The wooden swimming pool arrived on the scene in the late 1950s. Cascade Industries offered a 16-foot package pool with walls of pressure-treated wood, lumber bracing and wood coping. It came with fittings, pipes, gate valves, a filtration tank and layout kit. The floor was finished with sand before the vinyl liner went in. There was no track-and-beading system to secure the liner, so installers wrapped it around the pool top. Nor were there vacuum devices back then, so they counted on water pressure when the pool was filled to push the liner firmly against the walls.

These package pools were enormously popular, according to Ed Gorman, founder of Cascade. He was quoted in PSN as calling it “a blue-collar pool. That was the big appeal. Everybody could have one. … It only sold for $2,500 or $3,000 installed.” Cascade first sold its wooden package pools through Spiegel catalog for $995.

Even as different pool types were developed over the years, the wooden pool had a following. In fact, there was an article in a 1972 Pool News about an Oregon pool builder who had just received a patent for his wooden pool, which he marketed as a DIY kit or completely installed. Irving Danzker, president of Portland Pacific Contractors, established dealers in five Western states and partnered with a home builder. The contractor was working on a housing development and agreed to install a pool in every third home he built. Alas, I don’t know how it all worked out, but it was interesting to see Danzker’s plans for the pools, which he touted as “simple to install and within the financial reach of the average person – the lunch-bucket brigade.”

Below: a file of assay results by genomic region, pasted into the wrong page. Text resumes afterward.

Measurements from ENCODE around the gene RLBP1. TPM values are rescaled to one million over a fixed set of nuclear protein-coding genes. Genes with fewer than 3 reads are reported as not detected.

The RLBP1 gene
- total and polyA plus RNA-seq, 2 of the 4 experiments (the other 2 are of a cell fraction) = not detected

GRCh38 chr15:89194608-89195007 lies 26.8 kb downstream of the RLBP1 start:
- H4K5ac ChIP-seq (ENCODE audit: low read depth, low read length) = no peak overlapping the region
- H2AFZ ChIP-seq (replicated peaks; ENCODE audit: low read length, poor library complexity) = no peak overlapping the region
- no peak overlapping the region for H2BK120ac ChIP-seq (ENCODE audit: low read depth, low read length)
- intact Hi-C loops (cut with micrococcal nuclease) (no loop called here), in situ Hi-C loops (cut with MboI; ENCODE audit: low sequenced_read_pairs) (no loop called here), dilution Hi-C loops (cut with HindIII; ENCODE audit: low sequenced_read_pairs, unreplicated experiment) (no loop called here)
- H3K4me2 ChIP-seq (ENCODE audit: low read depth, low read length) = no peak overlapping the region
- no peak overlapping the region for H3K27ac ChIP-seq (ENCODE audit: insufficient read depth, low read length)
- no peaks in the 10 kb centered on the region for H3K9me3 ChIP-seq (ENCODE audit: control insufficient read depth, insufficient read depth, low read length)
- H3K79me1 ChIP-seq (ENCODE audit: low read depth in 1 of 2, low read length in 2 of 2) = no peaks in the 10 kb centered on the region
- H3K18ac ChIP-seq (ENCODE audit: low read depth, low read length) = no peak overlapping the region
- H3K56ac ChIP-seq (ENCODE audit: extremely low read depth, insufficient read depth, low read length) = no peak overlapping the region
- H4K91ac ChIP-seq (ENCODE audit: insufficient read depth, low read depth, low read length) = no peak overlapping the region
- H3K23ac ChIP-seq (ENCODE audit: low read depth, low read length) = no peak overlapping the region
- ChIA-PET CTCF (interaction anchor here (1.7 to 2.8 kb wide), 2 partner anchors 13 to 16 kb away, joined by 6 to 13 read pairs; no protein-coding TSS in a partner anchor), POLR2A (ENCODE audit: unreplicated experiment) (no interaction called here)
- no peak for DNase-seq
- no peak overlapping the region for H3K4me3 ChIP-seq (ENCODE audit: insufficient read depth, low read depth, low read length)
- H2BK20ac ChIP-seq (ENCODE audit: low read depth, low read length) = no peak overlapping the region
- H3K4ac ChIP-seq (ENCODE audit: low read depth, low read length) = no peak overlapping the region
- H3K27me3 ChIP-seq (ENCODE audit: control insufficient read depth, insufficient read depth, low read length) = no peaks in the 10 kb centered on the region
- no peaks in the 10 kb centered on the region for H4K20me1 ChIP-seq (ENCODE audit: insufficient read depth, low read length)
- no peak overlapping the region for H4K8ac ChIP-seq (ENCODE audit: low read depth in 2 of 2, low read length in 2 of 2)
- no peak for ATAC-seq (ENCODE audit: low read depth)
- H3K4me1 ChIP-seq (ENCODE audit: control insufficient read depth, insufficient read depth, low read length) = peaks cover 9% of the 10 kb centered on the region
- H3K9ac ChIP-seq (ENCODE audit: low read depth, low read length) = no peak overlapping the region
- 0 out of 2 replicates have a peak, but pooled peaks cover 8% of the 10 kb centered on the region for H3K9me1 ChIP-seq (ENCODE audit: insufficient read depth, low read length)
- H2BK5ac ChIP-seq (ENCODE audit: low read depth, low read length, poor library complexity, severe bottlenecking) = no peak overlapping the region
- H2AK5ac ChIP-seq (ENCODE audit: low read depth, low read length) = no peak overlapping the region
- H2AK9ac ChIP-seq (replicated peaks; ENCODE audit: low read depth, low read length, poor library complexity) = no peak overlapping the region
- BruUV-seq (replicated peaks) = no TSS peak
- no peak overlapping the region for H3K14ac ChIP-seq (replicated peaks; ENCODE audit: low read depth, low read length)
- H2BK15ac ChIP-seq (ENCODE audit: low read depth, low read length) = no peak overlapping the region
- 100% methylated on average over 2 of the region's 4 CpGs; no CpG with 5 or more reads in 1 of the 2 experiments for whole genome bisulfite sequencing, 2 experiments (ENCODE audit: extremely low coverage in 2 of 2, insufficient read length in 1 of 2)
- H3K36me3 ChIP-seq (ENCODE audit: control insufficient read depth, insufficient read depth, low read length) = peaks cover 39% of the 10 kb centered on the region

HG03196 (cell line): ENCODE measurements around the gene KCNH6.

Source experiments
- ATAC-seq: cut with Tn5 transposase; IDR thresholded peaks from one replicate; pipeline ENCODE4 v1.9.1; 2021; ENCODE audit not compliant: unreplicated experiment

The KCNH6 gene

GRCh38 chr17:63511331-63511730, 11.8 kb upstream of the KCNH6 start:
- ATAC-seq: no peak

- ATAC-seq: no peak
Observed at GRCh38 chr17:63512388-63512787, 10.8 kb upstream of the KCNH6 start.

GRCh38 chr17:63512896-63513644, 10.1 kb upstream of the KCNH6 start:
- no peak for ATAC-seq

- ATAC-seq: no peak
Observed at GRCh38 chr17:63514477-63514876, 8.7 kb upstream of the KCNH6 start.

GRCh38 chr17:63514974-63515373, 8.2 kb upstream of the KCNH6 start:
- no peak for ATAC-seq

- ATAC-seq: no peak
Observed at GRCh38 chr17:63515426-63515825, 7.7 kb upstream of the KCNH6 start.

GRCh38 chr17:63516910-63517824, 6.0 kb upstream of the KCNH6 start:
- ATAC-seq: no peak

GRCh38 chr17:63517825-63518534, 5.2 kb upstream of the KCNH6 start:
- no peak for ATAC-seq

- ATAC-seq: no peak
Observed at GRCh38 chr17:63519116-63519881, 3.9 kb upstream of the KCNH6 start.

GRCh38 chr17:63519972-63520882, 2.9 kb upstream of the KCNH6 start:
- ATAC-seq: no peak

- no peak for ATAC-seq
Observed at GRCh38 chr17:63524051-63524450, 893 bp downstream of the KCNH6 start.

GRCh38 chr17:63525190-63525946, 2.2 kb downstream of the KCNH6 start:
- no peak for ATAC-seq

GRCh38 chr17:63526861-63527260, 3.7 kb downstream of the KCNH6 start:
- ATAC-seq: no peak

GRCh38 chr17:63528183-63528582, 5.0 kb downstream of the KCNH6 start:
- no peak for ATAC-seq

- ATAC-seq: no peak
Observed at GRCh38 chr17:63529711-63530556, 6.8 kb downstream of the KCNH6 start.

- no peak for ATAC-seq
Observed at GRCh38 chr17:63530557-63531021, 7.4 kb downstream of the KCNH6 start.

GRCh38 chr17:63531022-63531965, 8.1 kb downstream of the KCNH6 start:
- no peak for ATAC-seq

Nowadays, you can still find wooden pools being made and installed here and abroad. Whether aboveground or fully or partly inground, they come in various shapes and sizes. Apparently, they’re rather popular in English backyard and garden settings. I came across one by a Canadian manufacturer that is “now available with a white sandy beach” and, sure enough, the photo showed chairs set in sand beside a round, vinyl-lined wooden pool. Perhaps it was a joke, but it did look inviting.